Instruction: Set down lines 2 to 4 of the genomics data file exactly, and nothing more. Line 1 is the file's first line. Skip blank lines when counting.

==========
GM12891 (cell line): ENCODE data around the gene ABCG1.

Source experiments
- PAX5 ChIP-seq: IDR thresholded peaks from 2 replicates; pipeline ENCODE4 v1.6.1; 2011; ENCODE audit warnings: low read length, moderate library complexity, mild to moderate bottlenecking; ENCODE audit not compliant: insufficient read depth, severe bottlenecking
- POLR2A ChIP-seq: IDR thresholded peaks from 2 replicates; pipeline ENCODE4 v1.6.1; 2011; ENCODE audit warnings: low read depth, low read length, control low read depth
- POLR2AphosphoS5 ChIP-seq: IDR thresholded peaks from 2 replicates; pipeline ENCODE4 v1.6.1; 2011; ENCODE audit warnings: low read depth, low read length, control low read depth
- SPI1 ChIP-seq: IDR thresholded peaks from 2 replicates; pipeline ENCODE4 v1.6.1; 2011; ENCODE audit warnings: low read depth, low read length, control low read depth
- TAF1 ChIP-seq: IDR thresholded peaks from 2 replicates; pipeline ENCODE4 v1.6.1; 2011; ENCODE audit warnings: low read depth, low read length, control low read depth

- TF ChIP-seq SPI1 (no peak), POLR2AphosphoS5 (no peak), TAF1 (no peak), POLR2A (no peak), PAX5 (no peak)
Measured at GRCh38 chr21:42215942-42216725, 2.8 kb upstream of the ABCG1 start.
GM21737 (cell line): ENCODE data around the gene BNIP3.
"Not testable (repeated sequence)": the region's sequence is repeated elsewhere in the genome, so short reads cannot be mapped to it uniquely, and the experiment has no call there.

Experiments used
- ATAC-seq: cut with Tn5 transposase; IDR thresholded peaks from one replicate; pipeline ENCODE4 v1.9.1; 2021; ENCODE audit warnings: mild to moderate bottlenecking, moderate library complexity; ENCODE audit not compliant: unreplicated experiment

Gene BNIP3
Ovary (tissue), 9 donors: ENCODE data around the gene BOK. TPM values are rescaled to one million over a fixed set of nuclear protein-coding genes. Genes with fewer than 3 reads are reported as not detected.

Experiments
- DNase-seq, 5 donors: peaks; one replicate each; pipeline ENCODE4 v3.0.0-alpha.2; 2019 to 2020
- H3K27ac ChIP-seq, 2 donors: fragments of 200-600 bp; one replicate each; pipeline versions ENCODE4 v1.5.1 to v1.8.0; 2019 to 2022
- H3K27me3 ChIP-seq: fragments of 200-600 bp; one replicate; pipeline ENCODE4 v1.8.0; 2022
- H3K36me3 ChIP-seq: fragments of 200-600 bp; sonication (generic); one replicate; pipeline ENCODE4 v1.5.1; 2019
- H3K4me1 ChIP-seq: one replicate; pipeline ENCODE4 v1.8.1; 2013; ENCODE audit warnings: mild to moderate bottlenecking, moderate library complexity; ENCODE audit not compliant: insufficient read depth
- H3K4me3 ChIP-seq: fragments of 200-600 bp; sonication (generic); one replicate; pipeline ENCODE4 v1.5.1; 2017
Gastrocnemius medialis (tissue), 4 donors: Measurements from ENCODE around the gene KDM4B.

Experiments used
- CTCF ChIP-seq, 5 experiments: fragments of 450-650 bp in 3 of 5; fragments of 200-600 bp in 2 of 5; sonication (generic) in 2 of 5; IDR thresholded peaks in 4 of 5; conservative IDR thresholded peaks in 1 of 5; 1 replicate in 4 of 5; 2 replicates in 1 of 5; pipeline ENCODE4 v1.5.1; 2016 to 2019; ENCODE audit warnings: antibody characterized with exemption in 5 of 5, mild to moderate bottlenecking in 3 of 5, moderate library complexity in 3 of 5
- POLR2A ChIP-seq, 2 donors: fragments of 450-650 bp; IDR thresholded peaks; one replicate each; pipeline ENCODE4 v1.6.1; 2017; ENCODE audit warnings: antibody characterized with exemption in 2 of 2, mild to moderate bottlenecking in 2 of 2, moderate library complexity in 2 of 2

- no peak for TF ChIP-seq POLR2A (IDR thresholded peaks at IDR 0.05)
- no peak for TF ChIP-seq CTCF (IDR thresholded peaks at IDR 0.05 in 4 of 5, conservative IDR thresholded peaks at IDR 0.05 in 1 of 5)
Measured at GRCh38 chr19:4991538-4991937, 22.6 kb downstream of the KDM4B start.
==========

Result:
Source experiments
- PAX5 ChIP-seq: IDR thresholded peaks from 2 replicates; pipeline ENCODE4 v1.6.1; 2011; ENCODE audit warnings: low read length, moderate library complexity, mild to moderate bottlenecking; ENCODE audit not compliant: insufficient read depth, severe bottlenecking
- POLR2A ChIP-seq: IDR thresholded peaks from 2 replicates; pipeline ENCODE4 v1.6.1; 2011; ENCODE audit warnings: low read depth, low read length, control low read depth